General Petraeus and his student protesters at the City University of New York, confront the Vietnam Syndrome.
Tarak Barkawi is associate professor in the Department of Politics, New School for Social Research. He earned his doctorate at the University of Minne... sota and specialises in the study of war, armed forces and society with a focus on conflict between the West and the global South. He has written on colonial armies, "small wars" and imperial warfare, the Cold War in the Third World, and on counterinsurgency and the War on Terror. More generally, he is interested in the place of armed force in histories and theories of globalisation, modernisation and imperialism, especially from a postcolonial perspective.
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Avenues and actions for global economic reform are more likely to originate from the ‘Global South’ than the ‘West’.
As public focus becomes insular across many post-industrial nations, it’s time to imagine new norms in global politics.
The latest posturing by Western countries shows both their hypocrisy and their powerlessness.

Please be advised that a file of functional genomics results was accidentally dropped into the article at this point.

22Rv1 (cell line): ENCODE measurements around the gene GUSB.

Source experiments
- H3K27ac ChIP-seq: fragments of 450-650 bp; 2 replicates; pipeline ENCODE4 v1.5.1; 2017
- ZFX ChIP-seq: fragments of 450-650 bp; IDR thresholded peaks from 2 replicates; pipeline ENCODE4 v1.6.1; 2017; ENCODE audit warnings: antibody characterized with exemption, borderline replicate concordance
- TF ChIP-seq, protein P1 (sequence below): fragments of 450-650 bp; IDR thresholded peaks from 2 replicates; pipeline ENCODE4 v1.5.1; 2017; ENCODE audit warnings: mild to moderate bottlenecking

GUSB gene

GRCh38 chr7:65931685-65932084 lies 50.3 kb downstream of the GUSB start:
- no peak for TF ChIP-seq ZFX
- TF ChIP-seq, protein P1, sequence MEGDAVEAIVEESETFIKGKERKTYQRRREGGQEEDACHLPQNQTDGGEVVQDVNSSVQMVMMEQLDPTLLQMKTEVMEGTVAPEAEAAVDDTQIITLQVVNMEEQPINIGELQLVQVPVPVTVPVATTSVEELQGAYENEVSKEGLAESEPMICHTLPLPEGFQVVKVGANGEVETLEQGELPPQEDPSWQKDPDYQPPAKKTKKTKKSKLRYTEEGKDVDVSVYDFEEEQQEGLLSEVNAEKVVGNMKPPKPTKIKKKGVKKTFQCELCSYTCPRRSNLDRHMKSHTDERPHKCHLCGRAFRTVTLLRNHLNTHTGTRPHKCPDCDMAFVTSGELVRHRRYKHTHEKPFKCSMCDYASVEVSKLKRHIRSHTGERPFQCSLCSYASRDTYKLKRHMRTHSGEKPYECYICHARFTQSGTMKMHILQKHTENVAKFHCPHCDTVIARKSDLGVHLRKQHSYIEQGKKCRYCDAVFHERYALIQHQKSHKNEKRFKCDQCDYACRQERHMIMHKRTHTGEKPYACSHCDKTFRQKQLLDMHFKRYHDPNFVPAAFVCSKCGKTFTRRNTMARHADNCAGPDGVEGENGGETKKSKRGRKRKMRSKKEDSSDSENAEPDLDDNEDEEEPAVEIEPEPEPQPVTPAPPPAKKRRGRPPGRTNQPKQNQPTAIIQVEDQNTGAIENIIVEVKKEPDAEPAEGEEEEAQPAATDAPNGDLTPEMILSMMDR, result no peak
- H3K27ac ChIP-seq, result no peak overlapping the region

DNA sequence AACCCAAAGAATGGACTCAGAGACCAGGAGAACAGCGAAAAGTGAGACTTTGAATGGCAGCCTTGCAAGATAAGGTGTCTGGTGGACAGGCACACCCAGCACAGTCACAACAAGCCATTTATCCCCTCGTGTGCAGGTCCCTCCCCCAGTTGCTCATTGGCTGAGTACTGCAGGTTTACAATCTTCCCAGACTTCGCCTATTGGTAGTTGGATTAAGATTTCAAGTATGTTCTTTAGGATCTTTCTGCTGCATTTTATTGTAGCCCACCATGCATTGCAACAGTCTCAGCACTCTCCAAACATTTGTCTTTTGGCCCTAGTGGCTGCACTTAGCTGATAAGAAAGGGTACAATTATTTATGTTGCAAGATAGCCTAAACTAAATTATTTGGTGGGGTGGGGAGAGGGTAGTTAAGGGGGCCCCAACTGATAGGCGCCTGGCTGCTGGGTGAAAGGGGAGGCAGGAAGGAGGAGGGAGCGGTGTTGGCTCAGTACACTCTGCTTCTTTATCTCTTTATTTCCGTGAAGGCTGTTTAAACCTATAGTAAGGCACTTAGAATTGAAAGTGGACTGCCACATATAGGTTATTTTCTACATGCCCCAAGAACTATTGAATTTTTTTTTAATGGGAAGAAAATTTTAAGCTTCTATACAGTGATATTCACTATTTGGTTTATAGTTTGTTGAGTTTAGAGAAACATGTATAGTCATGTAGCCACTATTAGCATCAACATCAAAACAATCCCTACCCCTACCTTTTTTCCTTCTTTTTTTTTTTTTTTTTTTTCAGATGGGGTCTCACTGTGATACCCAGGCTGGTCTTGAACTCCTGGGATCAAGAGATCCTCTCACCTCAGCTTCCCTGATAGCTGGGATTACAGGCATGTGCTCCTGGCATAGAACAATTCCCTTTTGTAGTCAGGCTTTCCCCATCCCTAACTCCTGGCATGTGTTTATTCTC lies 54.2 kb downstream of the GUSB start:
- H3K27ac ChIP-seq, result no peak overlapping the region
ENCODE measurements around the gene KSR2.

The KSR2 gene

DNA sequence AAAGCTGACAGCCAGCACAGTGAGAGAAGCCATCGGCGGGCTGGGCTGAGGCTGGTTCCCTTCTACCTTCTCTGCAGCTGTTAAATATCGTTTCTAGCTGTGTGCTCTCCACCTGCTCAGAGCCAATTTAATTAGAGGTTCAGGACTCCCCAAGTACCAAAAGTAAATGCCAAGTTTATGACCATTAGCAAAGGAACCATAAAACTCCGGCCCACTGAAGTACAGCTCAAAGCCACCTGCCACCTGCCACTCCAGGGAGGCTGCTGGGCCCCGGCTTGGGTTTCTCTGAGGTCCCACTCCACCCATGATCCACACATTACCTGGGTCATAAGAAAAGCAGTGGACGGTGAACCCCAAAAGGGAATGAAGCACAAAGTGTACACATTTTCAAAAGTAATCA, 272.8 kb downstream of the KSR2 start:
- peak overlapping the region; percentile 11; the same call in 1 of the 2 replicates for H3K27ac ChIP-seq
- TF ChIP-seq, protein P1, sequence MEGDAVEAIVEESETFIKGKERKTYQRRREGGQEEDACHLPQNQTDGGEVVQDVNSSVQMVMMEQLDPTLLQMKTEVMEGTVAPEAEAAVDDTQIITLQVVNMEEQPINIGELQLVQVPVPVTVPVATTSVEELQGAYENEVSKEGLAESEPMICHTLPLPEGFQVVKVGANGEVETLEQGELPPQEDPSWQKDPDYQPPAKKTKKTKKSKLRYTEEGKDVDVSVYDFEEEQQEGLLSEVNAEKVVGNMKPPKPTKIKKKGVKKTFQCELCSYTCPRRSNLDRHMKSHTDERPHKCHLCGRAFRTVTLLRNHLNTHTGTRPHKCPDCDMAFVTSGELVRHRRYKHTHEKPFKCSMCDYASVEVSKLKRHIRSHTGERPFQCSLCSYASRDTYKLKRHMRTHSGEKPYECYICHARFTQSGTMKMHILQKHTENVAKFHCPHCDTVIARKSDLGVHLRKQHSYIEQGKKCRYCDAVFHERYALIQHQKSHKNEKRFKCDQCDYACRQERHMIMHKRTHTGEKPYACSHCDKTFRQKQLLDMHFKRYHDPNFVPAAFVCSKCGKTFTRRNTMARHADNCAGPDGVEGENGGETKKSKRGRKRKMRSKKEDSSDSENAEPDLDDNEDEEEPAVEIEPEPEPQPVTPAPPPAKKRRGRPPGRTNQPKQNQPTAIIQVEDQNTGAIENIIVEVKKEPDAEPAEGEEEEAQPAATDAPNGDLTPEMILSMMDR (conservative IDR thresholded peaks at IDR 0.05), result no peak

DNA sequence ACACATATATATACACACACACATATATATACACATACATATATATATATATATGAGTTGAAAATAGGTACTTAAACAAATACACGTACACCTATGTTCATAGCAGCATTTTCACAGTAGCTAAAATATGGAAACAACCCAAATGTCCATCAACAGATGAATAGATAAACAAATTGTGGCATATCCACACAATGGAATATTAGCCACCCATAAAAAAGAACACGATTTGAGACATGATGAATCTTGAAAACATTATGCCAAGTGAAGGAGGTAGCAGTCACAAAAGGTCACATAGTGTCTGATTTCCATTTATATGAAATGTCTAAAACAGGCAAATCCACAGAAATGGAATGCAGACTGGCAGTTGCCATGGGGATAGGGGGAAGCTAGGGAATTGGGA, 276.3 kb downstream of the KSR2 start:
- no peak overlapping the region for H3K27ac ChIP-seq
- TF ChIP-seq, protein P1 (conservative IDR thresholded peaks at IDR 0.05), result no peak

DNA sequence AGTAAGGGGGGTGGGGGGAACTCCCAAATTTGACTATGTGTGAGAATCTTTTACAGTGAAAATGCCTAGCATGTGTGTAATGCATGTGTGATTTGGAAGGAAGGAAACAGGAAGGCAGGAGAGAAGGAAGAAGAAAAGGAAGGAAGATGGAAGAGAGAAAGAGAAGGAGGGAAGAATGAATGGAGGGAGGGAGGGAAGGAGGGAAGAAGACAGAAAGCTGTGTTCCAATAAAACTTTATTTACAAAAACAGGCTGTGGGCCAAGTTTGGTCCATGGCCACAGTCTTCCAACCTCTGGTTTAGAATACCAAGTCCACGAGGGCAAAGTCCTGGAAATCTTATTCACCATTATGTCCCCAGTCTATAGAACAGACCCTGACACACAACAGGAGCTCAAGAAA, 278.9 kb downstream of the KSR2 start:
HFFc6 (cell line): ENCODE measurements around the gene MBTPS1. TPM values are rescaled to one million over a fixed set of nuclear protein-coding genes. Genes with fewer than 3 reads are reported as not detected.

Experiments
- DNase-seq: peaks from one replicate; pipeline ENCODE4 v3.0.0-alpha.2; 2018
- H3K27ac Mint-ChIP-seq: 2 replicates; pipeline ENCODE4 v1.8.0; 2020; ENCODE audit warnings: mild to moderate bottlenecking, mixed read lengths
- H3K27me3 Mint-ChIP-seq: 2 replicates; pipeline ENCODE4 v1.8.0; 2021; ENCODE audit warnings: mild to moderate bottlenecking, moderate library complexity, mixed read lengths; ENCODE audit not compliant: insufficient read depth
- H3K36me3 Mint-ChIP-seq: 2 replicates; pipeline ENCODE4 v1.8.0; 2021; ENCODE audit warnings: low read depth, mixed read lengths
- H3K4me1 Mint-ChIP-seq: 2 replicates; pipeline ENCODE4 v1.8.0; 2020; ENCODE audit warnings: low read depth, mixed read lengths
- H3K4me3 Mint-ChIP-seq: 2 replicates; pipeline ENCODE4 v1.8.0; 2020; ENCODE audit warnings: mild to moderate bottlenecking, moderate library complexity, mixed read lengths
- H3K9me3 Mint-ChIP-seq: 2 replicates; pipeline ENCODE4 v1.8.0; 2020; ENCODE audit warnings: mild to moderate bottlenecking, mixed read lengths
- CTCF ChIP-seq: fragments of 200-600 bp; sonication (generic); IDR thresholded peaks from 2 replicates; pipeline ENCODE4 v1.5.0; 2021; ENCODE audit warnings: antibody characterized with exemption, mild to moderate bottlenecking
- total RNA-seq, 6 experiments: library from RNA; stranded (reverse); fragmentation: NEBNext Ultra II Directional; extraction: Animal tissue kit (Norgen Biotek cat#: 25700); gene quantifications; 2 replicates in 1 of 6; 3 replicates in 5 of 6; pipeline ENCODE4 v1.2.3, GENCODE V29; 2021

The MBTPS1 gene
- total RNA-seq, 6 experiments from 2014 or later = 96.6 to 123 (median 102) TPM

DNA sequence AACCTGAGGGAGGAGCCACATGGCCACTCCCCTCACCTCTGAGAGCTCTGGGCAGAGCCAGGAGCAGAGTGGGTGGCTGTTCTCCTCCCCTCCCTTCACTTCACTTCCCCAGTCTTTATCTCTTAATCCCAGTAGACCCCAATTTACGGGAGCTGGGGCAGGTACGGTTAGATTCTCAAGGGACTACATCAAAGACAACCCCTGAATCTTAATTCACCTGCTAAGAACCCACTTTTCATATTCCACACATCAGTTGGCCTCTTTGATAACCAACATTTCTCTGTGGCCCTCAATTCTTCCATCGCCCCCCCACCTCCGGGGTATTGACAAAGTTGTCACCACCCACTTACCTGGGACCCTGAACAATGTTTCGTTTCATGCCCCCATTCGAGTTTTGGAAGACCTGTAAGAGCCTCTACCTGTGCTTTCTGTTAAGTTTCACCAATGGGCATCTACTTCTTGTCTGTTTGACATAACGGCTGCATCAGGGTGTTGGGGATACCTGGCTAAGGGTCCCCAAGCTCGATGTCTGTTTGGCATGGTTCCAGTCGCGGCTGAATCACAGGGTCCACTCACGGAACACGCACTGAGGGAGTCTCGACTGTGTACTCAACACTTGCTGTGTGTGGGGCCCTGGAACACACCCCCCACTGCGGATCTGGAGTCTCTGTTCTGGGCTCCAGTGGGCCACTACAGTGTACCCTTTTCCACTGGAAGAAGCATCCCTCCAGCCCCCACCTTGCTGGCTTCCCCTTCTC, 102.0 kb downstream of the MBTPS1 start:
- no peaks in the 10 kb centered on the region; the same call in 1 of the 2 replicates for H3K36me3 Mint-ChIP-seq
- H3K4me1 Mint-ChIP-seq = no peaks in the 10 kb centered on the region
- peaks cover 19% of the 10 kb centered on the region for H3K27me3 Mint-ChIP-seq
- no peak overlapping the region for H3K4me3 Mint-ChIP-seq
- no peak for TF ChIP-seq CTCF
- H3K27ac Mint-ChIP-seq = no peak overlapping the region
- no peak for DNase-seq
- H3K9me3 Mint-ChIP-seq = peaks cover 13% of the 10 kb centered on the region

Is the NSA tapping the internet essential to keeping up with US rivals and enemies?
People in the West ought to wake up and emulate the popular revolts of Brazil and Turkey, suggests Barkawi.
The global “war on terror” will continue to define what is possible in politics at home and abroad.
Liberalism in the 1920s was strong enough to tolerate mass protests and respectful funerals for “terrorists”.
The neoliberal sacking of the universities runs much deeper than tuition hikes and budget cuts, notes Barkawi.
The North Korean bomb may be an uncomfortable fact of life, but so too is the US bomb, notes Barakawi.